Wednesday, 30 April 2008

Andrew Arch of W3C Visits Technosite

On the way back from giving a paper at the Workshop on Cognitive Ergonomics and the Web in Granada (also attended by my Technosite colleague Nacho Madrid) Dr Andrew Arch visited Technosite HQ in Madrid. Andrew now works with the Web Accessibility Initiative (WAI) at W3C. He is their WAI-AGE Web Accessibility and Ageing Specialist and visited Technosite to learn more about the needs of the elderly regarding Web accessibility in Spain.

Technosite's Sociology Research Group, lead by Luis Miguel Bascones as part of the Inredis project, together with our colleague Antonio Jiménez Lara, informed him about the results of their research and the “focus groups” they have carried out with elderly people about their use of the Internet together with researchers José Gimeno and Mercedes Turrero. We then went on to a meeting with Carlos Martínez Ozcáriz and Paca Tricio of the Unión Democrática de Pensionistas (Democratic Union of Pensioners and Retired People), who informed us about the needs and demands of their more than one million members.

Andrew Arch is carrying out a Literature Review and Analysis of Comparative Needs regarding the needs of people who have Web accessibility needs related to ageing as part of the WAI-AGE (Ageing, Education, and Harmonisation) project at W3C for the European Commission.

Monday, 14 April 2008

Farewell Witty

Yesterday I received the sad news that Witty, Lourdes' guide dog passed away on Saturday. When they first told us someone was coming to work at the office with a dog it seemed such a strange idea, but Witty was so amiable, fun and well behaved that she won us over right away. All of us enjoyed her being with us in the office. I just hope that the process of being assigned a new dog by ONCE won't take too long. Apparently it can take 18 months to a year.

On a happier note, we have a new colleague with us, Sara, who is guided by Jep, a black Labrador. Even Jep was in danger recently having swallowed three socks but I'm glad to say that he seems to have recovered now after his operation.

Thursday, 3 April 2008

How People with Mobile Phones Use the Web

Lately the WAI Education & Outreach Working Group and the Mobile Web Best Practices Working Group have been working on ways to help their respective stakeholders better understand the relationships between Web content accessibility for people with disabilities and mobile-friendliness. We have produced a draft of a good by rather lengthy document, but it has become apparent that we need something shorter, less detailed and easier to understand. There is what we call the “shared experiences” document, Experiences Shared by People with Disabilities and by People Using Mobile Devices that illustrates that the barriers experienced by people with disabilities are often paralleled by those imposed by the design features of mobile devices but I think that there is a need for an even more high-level introductory document that would help people understand the mobile Web experience from the user's point of view. This would be for accessibility people and for inexperienced mobile Web developers. It is something that is often misunderstood.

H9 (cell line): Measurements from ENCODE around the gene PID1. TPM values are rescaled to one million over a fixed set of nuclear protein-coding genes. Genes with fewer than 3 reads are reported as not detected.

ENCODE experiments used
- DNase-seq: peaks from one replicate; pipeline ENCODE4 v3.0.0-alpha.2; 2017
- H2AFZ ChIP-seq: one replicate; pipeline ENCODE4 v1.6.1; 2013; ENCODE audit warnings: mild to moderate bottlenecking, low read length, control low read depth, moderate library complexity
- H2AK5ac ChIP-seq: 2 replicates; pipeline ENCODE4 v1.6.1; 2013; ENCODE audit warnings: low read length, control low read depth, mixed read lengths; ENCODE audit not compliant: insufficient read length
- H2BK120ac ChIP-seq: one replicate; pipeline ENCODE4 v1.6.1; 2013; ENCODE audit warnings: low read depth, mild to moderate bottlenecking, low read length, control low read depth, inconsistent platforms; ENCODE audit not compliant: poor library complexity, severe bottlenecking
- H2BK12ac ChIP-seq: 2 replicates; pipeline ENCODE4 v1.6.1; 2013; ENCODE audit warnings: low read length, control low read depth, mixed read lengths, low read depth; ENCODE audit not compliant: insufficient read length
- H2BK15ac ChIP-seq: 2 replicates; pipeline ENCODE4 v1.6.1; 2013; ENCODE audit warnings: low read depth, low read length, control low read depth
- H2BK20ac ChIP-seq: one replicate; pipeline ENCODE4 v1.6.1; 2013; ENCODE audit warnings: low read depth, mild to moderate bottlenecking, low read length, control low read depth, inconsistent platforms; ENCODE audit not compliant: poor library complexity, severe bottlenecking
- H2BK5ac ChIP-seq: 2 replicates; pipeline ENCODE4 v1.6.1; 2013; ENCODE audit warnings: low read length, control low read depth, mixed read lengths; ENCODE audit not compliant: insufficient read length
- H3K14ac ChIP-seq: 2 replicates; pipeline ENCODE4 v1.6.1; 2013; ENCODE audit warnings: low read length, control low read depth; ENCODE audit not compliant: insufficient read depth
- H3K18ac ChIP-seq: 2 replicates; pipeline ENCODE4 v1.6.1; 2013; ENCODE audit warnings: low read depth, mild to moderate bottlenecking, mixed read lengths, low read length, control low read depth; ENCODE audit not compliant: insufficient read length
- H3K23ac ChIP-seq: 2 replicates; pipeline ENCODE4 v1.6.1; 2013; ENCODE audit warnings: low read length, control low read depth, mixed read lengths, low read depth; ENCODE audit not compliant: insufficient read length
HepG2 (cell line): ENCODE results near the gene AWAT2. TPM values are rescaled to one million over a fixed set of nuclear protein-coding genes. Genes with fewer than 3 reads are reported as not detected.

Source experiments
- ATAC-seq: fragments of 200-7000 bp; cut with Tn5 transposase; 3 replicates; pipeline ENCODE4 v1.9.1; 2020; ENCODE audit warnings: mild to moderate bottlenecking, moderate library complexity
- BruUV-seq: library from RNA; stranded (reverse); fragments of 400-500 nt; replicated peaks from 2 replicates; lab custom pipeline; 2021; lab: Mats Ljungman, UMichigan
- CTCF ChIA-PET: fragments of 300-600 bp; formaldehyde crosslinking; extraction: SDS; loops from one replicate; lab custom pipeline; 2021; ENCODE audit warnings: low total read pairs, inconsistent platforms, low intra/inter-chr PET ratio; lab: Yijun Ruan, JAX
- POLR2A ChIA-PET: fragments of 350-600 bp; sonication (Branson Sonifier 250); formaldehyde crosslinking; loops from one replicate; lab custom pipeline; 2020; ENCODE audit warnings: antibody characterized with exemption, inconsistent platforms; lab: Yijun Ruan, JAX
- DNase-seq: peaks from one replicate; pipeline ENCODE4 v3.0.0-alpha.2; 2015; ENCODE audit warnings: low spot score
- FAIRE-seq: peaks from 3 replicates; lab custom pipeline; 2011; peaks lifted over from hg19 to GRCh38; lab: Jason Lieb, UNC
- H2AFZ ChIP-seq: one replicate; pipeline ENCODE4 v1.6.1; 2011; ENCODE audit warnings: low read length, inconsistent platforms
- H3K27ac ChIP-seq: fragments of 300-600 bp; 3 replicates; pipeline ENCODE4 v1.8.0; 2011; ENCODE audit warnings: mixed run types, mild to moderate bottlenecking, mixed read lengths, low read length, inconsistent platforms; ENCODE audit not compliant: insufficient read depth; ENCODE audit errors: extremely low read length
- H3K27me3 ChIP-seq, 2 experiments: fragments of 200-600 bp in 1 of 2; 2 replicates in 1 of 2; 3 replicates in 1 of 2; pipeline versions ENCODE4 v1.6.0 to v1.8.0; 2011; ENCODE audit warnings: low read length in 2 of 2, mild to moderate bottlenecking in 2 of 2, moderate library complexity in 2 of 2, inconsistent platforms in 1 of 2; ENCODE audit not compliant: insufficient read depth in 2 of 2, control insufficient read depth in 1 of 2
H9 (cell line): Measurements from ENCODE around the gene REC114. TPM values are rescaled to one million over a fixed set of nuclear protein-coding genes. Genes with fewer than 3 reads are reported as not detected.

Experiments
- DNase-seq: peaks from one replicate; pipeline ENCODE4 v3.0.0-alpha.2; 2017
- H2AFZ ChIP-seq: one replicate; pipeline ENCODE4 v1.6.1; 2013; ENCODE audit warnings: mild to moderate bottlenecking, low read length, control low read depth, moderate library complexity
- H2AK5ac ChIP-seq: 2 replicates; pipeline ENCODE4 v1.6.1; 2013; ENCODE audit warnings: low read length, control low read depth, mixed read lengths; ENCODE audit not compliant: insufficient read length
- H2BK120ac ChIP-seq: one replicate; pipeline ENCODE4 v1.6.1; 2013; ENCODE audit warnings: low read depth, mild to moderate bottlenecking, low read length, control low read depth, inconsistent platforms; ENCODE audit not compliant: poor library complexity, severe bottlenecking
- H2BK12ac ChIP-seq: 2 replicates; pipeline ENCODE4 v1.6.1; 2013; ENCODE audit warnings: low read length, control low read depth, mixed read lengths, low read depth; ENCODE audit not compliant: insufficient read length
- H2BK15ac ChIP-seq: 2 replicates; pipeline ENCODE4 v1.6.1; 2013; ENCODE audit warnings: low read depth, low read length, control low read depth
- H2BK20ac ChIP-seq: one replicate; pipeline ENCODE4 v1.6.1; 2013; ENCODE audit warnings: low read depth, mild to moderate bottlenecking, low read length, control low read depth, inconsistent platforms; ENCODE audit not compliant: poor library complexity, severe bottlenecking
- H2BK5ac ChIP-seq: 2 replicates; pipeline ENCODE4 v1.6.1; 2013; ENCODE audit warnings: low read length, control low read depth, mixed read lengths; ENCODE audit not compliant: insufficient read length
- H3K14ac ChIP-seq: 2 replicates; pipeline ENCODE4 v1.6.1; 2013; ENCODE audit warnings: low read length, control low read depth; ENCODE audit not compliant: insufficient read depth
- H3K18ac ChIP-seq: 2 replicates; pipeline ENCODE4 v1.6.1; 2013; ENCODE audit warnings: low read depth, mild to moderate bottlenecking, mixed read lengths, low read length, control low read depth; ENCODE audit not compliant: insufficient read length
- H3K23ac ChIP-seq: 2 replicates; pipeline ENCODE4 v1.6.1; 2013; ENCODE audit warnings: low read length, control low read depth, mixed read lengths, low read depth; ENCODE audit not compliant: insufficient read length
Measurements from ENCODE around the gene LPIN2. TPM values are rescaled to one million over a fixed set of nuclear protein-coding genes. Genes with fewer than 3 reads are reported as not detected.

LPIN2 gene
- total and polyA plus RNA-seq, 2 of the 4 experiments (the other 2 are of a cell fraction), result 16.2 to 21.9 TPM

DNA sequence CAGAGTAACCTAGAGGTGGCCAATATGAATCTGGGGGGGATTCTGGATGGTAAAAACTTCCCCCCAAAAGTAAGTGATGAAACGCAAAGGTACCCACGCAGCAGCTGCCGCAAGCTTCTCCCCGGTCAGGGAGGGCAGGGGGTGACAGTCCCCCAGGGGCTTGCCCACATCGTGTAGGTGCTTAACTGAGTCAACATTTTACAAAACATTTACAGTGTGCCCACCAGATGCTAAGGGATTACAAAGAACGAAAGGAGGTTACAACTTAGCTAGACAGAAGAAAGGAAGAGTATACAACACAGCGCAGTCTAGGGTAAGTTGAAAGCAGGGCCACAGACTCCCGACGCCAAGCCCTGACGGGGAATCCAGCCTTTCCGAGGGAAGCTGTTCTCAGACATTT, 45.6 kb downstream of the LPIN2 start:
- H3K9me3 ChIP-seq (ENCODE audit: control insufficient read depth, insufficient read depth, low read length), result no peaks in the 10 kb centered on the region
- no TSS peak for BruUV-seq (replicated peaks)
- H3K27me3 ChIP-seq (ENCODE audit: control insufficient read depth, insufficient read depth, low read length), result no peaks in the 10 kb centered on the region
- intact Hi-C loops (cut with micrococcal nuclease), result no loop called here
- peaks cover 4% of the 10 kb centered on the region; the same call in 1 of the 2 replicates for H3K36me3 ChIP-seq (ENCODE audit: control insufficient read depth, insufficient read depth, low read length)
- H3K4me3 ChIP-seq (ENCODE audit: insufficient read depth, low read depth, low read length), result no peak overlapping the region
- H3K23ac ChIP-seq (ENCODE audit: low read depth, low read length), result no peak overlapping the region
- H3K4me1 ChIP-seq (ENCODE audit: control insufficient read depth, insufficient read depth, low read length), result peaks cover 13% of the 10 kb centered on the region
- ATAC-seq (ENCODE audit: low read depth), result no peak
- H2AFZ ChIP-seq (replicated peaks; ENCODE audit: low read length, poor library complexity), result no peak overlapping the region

There's a document produced by the EOWG (still an internal draft after all these years) called How People with Disabilities Use the Web. It has three main sections:

  1. Scenarios of People with Disabilities Using the Web
  2. Different Disabilities That Can Affect Web Accessibility
  3. Assistive Technologies and Adaptive Strategies

For the mobile context the first two translate into:

  1. Scenarios of people using the Web on mobile devices
  2. Different aspects of the mobile Web context that can affect the user experience

The third doesn't seem to have an equivalent as there isn't normally much the user can do about the barriers caused by web content. But then again perhaps they can plug in alphanumeric keyboards or use plug-in large screens.

Mobile scenarios might include:

  • Bill lives in a developing country, his family has a shared mobile phone that he uses to browse the Web. There are no fixed Internet connections or computers in his village. It has a small black and white screen. Connection charges are high so he can only use it occasionally
  • Ben is a frequent flier who uses his top-end smartphone to keep up with business news in airports. It has a large color screen and an alphanumeric keyboard. He carries another phone for voice calls. His company pays all his connection charges.
  • Jill is blind and uses her mobile with a screen reader to catch up on the news during her one-hour commute to work. She doesn't care about the visual layout of Web pages as she can't see them, but does appreciate a simple layout with clear structure.

The section "different aspects of the mobile Web context that can affect the user experience" would analyze the aspects covered in the scenarios, and relate them to the Mobile Web Best Practices. For example: